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The presentation


I sat down at my desk calmly after the presentation. This random instructor who had already made life miserable for hundreds of students was calmly shouting at a colleague who was giving his presentation. Suddenly he turns back and then the conversation began. For the simplicity, lets call him Prof. X.

Prof. X: Do you even practice your presentation before coming here?

Me (Taken by surprise): Yes sir, I did.

Prof. X: You guys take things so lightly, as if everything is so casual here. I don’t know why do we have presentation as an evaluative component.

Me: Sorry sir, I tend to get nervous when speaking to a large audience.

Prof. X: So, how far do you think this attitude is going to take you?

Me: I get it sir, its just that sometimes I get nervous when presenting.

Prof. X: You are manipulating your own words. Earlier you said, you are always nervous. Now you saying something different. Worthless students.

Me (Still very politely): I get it sir. I will try to improve my public speaking skills.

Prof. X: You better do so, instead of giving useless excuses. These evaluative components are to improve your public speaking skills. What will you say to your interviewer? They will kick you out right away.

Me: Yes sir. But doesn’t the content matter?

(The guy beside me started nudging my feet to stop talking)

Prof. X (Now getting to his temper): NO, it doesn’t. I wish you were in my PS station. I would have given you a straight zero. Then you would have seen your grade shoot down. I could even have your PS station cancelled. If I am the examiner I have the right to evaluate the question paper as I wish. Does the student have the right to argue against the evaluation?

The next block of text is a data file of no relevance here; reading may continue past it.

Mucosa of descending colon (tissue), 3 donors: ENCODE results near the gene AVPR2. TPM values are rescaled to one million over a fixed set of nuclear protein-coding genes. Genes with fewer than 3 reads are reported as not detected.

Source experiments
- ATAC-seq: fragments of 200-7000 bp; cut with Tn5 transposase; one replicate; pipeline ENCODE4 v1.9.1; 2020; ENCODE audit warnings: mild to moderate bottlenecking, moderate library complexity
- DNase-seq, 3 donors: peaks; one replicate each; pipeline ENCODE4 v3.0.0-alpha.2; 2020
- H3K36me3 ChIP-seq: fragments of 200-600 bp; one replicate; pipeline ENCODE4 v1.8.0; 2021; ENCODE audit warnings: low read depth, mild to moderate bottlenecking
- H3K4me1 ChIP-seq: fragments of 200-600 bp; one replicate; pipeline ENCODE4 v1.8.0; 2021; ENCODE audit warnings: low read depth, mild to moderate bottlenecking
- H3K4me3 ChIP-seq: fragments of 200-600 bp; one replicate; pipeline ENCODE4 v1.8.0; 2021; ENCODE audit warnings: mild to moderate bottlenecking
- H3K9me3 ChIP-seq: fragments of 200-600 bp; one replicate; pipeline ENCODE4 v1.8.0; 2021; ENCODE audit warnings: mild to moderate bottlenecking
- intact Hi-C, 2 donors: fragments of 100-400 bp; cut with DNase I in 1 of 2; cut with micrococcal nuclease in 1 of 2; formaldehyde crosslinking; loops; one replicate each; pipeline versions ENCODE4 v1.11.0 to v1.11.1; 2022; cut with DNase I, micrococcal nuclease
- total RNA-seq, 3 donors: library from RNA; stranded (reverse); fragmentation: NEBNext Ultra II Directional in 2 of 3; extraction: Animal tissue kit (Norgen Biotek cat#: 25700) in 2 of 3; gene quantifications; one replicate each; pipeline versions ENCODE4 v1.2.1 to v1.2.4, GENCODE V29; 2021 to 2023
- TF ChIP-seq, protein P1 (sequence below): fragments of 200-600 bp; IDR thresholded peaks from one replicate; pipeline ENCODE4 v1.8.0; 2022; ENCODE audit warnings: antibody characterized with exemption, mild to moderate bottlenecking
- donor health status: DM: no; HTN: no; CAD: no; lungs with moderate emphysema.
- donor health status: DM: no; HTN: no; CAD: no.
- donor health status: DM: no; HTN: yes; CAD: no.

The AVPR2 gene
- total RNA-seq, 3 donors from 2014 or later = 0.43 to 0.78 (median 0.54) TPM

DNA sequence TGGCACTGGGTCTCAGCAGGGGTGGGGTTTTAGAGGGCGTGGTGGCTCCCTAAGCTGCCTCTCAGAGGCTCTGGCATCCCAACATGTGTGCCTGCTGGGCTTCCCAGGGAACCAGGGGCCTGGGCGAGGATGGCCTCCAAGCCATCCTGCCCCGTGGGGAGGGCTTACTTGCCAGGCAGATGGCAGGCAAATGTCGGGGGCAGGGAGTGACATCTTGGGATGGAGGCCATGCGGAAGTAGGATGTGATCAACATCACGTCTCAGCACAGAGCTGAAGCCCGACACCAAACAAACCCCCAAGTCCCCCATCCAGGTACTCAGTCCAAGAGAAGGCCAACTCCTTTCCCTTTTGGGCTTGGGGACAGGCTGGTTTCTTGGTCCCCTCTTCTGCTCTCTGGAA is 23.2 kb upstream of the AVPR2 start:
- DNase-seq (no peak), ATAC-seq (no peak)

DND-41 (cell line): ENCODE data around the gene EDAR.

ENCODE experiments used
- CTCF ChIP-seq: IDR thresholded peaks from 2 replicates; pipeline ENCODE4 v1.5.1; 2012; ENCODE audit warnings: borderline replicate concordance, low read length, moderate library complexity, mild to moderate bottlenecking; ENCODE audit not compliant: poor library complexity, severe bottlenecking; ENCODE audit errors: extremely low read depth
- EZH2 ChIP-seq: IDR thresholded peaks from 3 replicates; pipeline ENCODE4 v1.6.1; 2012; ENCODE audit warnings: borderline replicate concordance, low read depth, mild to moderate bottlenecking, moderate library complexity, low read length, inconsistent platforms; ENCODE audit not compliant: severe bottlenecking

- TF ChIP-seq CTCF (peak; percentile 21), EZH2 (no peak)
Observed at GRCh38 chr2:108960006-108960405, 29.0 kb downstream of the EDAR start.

Me (Still being calm): Yes sir, I get it.

Prof. X: Today, I am in a very good mood. Ask the people from my PS station. And they will tell you how miserable I have made their lives. They don’t even dare to speak against me. I don’t know what manners you have got. Don’t you even know you shouldn’t argue with a faculty.

Me: Yes sir.

Prof. X gets back to his original posture, but unable to find his mind at peace, looks back again.

Prof. X: Do you know, if you were in my PS, I would have made you run a hundred times on this 100ft road otherwise would have cancelled your program. You should be glad that I am not evaluating your presentation, otherwise you would have received a zero.

Getting no response, he turned forward, frustrated.

He turns back, one last time and asks with a mocking smile “Kaun se campus se aaye ho?”

I smilingly replied “Goa campus.”

He shook his head smilingly. As if Goan students are worthless.

I smiled. As if I cared.

The instructor behind me poked me with his pen. He wrote the professor’s name on a piece of paper and smiled. I smiled back.

I could have thought about how weak the system is. When we couldn’t speak against someone for the sake of saving meagre grades. I could have stood up against him. Ask him where were his manners when he was shouting at the students as if they were his servants just because he wanted to show off that he was a senior faculty. I wish I could tell him that he was some frustrated person who made others filthy in front of him. But I didn’t say anything. Because even I wanted a safe grade. I looked back at my instructor once again who mouthed “Take light.” I smiled back.

The presentation continued.

PS. PS stands for Practice School. The internship program of the college.